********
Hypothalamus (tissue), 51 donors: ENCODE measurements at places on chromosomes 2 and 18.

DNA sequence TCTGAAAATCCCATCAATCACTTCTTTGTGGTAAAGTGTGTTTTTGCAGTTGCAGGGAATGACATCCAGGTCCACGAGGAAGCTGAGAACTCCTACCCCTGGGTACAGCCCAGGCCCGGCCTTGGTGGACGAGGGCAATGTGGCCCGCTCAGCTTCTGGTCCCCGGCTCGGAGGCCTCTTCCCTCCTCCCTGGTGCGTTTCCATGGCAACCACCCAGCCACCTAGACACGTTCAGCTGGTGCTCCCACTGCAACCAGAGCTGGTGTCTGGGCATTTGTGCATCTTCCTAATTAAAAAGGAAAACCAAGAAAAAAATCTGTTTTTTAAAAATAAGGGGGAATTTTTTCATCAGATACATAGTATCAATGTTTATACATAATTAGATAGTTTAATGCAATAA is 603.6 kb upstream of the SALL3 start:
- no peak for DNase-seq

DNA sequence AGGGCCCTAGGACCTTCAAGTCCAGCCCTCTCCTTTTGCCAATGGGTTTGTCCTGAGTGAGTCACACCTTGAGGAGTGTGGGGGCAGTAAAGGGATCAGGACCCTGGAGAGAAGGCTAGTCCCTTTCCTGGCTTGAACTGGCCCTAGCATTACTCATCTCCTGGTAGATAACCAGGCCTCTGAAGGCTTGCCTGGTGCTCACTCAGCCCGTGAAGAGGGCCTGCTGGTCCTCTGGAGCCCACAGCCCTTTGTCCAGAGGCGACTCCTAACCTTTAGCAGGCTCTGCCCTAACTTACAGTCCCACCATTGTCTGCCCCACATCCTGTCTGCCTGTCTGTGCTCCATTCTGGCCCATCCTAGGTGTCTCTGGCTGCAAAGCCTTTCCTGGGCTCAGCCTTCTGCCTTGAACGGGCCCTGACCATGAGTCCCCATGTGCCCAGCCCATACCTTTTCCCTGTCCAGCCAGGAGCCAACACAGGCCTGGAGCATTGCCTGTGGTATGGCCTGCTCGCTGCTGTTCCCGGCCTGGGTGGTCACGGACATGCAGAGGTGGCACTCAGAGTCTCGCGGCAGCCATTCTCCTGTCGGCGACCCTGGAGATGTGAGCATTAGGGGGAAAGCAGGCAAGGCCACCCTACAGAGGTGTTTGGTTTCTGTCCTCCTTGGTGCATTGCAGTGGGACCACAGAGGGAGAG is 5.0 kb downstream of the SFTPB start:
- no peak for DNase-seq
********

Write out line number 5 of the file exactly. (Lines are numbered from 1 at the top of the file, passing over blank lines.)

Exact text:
- no peak for DNase-seq